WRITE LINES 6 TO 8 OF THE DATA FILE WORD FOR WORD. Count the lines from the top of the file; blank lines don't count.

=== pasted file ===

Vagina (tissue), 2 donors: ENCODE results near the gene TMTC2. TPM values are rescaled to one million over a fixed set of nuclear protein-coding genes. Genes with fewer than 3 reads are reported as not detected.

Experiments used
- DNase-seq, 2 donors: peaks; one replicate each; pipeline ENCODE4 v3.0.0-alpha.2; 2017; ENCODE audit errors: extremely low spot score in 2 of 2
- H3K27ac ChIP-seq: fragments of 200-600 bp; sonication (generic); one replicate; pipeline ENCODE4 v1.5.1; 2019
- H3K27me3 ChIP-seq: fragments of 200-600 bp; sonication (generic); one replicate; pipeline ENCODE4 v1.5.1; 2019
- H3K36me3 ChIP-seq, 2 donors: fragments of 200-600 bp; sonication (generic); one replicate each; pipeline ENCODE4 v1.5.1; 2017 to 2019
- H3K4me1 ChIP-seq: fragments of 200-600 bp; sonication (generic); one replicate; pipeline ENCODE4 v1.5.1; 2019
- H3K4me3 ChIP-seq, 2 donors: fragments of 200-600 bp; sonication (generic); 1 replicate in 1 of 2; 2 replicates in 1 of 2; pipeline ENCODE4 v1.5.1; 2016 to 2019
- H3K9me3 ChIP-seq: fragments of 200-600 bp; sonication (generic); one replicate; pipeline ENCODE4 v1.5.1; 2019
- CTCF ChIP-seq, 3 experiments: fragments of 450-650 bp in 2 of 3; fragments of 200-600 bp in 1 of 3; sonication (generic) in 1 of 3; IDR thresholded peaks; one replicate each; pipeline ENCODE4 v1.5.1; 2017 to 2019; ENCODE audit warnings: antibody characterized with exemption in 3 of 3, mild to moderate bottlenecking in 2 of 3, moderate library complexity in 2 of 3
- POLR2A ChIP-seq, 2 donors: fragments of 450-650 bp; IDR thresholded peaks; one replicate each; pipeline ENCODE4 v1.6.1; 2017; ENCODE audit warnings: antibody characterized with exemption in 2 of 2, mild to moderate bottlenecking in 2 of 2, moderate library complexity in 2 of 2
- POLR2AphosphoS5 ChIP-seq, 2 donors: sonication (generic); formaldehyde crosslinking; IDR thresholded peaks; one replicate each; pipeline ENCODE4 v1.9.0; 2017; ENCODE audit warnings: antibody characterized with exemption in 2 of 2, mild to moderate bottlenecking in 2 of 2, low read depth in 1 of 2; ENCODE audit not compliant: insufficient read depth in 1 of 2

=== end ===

- H3K36me3 ChIP-seq, 2 donors: fragments of 200-600 bp; sonication (generic); one replicate each; pipeline ENCODE4 v1.5.1; 2017 to 2019
- H3K4me1 ChIP-seq: fragments of 200-600 bp; sonication (generic); one replicate; pipeline ENCODE4 v1.5.1; 2019
- H3K4me3 ChIP-seq, 2 donors: fragments of 200-600 bp; sonication (generic); 1 replicate in 1 of 2; 2 replicates in 1 of 2; pipeline ENCODE4 v1.5.1; 2016 to 2019